Short-chain fatty acid receptors inhibit invasive phenotypes in breast cancer cells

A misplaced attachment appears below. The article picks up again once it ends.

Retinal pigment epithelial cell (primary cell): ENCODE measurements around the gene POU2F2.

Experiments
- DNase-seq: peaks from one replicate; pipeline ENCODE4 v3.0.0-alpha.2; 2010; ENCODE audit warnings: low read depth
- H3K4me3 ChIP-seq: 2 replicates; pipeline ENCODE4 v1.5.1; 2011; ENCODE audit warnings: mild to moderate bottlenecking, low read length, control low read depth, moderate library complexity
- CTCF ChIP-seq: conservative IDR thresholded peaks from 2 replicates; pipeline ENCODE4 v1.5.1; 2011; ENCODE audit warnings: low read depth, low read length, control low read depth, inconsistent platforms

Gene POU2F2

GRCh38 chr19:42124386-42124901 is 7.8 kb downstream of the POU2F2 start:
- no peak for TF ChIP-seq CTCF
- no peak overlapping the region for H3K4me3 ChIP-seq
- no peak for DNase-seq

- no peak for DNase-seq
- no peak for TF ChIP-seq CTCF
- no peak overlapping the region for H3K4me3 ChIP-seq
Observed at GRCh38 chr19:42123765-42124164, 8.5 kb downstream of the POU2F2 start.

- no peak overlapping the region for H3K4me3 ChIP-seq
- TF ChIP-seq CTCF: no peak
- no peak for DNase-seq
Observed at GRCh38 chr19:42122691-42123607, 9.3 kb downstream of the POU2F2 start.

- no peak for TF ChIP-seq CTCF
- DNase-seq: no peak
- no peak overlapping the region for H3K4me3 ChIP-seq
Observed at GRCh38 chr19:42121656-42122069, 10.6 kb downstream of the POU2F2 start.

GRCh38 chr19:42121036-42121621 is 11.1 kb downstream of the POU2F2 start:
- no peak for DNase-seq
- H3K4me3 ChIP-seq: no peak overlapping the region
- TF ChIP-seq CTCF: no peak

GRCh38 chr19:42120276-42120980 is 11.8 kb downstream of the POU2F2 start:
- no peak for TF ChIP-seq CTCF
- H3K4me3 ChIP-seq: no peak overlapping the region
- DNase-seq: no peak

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Short chain fatty acids (2 to 6 carbons in length) are ubiquitous lipids that are present in human plasma at micromolar concentrations. In addition to serving as metabolic precursors for lipid and carbohydrate synthesis, they also act as cognate ligands for two known G protein-coupled receptors (GPCRs), FFAR2 and FFAR3. While there is evidence that these receptors may inhibit the progression of colorectal cancer, their roles in breast cancer cells are largely unknown. We evaluated the effects of enforced overexpression of these receptors in two phenotypically distinct breast cancer cell lines: MCF7 and MDA-MD-231. Our results demonstrate that both receptors inhibit cell invasiveness, but through different signaling processes. In invasive, mesenchymal-like MDA-MB-231 cells, FFAR2 inhibits the Hippo-Yap pathway and increases expression of adhesion protein E-cadherin, while FFAR3 inhibits MAPK signaling. Both receptors have the net effect of reducing actin polymerization and invasion of cells through a Matrigel matrix. These effects were absent in the less invasive, epithelial-like MCF7 cells. Correspondingly, there is reduced expression of both receptors in invasive breast carcinoma and in aggressive triple-negative breast tumors, relative to normal breast tissue. Cumulatively, our data suggest that the activation of cognate receptors by short chain fatty acids drives breast cancer cells toward a non-invasive phenotype and therefore may inhibit metastasis. © 2017 Thirunavukkarasan et al.
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